Which Joe gave his name to ‘sloppy joes’? We look at five interesting sandwiches and their lexical origins.
1Having shining eyes:‘creatures of the night—owls, bats and bright-eyed cats’
- ‘The pale-skinned bright-eyed goddess wills it.’
- ‘The boy gazed back at him, bright-eyed and calm.’
- ‘The young man dropped his bright-eyed gaze from David's face.’
- ‘A healthy rabbit should be bright-eyed and alert.’
- ‘The two richly dressed infants have brought their pets, as bright-eyed as themselves, with them.’
- ‘So it's a bit of a shock when a healthy-looking, bright-eyed, clear-skinned young man walks into his agent's office.’
- ‘She noticed a bright-eyed, dark-haired young man sitting across from her.’
- 1.1 Alert and lively:‘bright-eyed young lawyers’
happy, genial, cheerful, cheery, jolly, joyful, glad, merry, sunny, light-hearted, blithe, beamingView synonyms
- ‘She's bubbly, bright-eyed and thinks she'll soon be engaged to her Kennedy-esque boyfriend, Warner.’
- ‘The plant and ornamentation kiosks are packed elbow-to-elbow with bright-eyed garden enthusiasts.’
- ‘The bright-eyed eighth-grader hopes one day to win a college scholarship.’
- ‘Two points were missed by the bright-eyed defenders of the judiciary.’
- ‘Thin and tired, she seemed to have little in common with the bright-eyed young go-getter.’
- ‘Along with their bright-eyed optimism, the band offers up some surprisingly innovative songs.’
- ‘In the break they'd come down bright-eyed and smiling to view our work.’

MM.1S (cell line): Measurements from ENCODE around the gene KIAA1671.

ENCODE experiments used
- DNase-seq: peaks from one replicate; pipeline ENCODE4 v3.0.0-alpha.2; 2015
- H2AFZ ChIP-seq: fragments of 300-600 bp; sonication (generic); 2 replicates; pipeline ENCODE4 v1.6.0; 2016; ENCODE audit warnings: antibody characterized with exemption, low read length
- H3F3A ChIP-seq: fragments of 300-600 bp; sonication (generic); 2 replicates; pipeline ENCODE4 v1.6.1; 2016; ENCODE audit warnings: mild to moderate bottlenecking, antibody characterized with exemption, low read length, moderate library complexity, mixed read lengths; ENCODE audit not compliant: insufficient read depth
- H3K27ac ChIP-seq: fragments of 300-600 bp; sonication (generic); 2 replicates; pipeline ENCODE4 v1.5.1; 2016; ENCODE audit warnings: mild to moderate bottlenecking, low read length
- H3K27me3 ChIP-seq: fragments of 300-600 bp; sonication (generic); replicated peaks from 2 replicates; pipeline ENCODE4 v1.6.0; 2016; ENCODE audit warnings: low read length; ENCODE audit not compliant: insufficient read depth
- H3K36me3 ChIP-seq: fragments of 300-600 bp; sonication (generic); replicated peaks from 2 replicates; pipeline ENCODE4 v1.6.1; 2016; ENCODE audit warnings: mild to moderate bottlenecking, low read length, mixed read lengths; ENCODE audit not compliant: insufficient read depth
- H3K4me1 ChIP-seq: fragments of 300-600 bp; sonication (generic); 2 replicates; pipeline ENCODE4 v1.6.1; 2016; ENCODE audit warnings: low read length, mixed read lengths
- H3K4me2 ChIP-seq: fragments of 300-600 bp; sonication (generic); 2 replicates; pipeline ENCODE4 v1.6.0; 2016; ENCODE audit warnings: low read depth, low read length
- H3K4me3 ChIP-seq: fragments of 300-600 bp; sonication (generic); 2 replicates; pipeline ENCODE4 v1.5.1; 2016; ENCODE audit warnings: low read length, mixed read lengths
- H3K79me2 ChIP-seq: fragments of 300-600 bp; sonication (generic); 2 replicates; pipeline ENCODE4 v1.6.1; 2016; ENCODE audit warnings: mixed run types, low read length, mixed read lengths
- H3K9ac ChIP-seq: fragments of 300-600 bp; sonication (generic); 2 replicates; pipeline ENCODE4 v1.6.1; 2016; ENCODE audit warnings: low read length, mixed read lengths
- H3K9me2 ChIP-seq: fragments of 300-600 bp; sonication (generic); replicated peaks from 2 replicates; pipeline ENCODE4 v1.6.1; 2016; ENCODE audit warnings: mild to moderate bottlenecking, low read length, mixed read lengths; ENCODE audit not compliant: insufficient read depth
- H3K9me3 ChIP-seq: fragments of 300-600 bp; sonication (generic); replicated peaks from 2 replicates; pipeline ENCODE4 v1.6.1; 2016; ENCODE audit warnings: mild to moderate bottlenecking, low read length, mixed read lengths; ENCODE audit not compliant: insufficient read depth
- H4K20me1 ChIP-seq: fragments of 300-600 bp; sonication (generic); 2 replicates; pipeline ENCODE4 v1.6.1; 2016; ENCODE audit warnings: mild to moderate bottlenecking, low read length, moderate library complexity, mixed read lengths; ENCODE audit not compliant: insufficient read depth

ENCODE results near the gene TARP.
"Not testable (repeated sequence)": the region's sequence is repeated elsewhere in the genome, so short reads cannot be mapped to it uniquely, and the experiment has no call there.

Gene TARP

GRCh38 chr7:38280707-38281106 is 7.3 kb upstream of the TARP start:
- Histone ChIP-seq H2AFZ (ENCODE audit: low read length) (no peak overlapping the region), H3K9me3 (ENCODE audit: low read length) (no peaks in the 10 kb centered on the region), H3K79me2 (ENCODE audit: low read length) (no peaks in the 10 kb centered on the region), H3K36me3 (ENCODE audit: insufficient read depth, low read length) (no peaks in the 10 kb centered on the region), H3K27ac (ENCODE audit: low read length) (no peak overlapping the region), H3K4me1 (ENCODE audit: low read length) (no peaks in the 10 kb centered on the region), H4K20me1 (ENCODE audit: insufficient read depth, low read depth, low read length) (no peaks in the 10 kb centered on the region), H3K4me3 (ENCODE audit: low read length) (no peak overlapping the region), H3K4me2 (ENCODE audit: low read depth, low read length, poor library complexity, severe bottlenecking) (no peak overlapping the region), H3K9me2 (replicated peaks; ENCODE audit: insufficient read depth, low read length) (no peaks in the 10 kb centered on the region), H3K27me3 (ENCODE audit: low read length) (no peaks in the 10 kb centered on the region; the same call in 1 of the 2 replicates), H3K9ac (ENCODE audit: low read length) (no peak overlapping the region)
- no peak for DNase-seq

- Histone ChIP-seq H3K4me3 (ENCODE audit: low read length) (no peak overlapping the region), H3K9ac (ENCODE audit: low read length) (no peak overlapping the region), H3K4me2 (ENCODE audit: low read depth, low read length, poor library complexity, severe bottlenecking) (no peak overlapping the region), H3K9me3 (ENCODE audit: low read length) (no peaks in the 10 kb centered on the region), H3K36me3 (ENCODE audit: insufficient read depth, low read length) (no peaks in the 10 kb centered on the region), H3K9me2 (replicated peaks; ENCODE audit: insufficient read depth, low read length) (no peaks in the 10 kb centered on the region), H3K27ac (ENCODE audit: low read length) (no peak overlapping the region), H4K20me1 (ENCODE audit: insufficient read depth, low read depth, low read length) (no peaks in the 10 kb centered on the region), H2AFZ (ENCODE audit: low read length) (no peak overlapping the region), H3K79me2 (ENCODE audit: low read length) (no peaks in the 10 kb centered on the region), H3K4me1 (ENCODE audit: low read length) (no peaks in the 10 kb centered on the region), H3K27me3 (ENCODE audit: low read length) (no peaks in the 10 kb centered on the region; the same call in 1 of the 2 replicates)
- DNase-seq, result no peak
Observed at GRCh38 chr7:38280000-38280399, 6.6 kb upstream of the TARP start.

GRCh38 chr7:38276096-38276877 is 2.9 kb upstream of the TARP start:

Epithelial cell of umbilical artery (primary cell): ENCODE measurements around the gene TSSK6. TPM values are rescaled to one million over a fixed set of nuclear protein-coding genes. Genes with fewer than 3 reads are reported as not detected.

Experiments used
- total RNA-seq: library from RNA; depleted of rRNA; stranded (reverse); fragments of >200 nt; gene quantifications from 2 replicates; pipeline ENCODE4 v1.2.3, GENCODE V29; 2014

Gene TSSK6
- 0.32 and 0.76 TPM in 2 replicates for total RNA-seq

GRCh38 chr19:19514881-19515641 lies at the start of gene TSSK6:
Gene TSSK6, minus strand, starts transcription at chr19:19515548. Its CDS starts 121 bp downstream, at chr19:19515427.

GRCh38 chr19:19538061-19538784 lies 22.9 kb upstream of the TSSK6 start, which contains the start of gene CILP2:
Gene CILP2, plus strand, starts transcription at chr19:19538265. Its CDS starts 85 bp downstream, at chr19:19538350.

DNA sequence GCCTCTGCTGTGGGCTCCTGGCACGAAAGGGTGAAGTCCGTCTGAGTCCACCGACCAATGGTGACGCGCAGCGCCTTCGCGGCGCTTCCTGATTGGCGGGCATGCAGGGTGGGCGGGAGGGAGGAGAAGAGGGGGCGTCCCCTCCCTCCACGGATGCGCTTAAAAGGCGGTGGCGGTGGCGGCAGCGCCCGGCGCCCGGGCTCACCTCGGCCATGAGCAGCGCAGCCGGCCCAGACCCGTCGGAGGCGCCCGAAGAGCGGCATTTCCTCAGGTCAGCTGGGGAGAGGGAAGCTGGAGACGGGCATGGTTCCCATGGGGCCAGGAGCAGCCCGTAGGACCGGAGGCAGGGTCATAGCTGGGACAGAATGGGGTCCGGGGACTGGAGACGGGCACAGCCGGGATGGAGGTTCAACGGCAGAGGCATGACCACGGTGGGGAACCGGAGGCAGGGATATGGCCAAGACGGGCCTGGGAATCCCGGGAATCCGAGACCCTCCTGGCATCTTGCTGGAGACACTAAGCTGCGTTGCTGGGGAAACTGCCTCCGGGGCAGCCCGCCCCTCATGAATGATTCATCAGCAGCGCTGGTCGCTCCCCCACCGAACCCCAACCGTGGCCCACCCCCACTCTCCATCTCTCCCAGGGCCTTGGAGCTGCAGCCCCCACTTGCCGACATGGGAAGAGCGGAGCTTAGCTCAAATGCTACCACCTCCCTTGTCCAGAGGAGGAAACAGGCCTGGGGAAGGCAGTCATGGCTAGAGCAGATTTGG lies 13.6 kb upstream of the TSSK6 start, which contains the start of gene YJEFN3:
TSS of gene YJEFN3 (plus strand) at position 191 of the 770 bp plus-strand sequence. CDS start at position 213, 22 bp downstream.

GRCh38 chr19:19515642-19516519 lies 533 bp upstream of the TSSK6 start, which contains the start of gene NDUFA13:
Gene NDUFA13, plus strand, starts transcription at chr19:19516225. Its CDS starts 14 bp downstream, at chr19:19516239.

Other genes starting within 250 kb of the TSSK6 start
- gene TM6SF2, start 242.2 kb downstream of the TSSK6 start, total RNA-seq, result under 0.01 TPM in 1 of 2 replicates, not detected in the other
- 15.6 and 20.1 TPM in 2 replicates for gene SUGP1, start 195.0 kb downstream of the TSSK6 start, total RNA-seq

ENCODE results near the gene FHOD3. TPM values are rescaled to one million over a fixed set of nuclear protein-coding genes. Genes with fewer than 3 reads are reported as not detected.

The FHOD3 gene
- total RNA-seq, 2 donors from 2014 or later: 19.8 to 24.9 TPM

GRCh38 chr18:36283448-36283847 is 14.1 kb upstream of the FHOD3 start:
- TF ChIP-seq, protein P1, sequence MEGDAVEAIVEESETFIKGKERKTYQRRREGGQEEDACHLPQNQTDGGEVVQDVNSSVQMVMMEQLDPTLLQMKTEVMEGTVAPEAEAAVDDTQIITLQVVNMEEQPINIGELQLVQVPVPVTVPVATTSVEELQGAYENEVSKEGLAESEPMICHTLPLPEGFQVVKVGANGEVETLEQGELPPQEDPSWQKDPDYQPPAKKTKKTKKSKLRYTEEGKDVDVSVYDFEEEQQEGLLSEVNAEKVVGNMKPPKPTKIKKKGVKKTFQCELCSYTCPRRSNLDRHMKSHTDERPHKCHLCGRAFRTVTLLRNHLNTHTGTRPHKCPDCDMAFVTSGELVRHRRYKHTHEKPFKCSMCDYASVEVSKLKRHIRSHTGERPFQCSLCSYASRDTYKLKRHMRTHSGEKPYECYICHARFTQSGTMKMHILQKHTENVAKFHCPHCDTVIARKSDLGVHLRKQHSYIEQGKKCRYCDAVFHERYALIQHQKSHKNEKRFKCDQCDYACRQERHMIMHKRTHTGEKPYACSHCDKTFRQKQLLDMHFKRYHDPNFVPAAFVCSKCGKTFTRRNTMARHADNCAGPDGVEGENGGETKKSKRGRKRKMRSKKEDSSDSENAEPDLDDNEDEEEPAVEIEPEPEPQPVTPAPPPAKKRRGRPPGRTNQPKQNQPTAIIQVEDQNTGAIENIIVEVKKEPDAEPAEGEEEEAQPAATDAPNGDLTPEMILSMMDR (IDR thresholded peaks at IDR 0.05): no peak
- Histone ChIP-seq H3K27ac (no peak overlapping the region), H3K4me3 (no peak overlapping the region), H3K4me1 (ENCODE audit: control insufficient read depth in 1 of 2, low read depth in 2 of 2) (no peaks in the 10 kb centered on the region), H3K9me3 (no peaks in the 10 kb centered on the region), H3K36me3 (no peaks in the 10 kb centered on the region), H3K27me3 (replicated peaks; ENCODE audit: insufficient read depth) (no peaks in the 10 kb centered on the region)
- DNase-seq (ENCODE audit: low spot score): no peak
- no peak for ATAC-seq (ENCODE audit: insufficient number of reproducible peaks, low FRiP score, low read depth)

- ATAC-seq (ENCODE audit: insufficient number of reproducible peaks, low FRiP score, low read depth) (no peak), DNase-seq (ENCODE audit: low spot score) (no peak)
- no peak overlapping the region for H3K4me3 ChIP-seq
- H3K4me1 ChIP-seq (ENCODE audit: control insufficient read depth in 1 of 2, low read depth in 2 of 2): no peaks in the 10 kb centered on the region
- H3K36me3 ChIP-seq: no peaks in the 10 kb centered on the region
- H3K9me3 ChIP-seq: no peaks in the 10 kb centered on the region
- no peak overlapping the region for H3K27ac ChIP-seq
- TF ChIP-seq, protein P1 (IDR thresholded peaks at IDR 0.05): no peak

- ‘Don't be moody now, I can't stand it,’ she pleaded, looking suspiciously bright-eyed.’
- ‘It's an unfortunate reality that among these bright-eyed do-gooders lurk the pollster's worst enemy.’
- ‘There I was, the freshman, just itching to show some bright-eyed high schooler the benefits of an education.’
- ‘These are bright-eyed, eager, intelligent young people, but they run into concrete walls and outright discrimination.’
- ‘Where Emily was bright-eyed, Gretchen was sullen.’
- ‘I need to get some sleep so I can wake up bright-eyed and ready to face another day of my wonderful life.’
- ‘Perched on a sofa in his plush suite, he is bright-eyed and unexpectedly eager to talk.’
- ‘He has flown himself away to the clinic to emerge back into the public eye as a bright-eyed, coherent young man.’
- ‘We see the evolution of characters from young, bright-eyed regulars to beat-up-looking old men.’
- ‘I want someone to just speak of all the bright-eyed boys and girls who were my age.’
We take a look at several popular, though confusing, punctuation marks.
From Afghanistan to Zimbabwe, discover surprising and intriguing language facts from around the globe.
The definitions of ‘buddy’ and ‘bro’ in the OED have recently been revised. We explore their history and increase in popularity.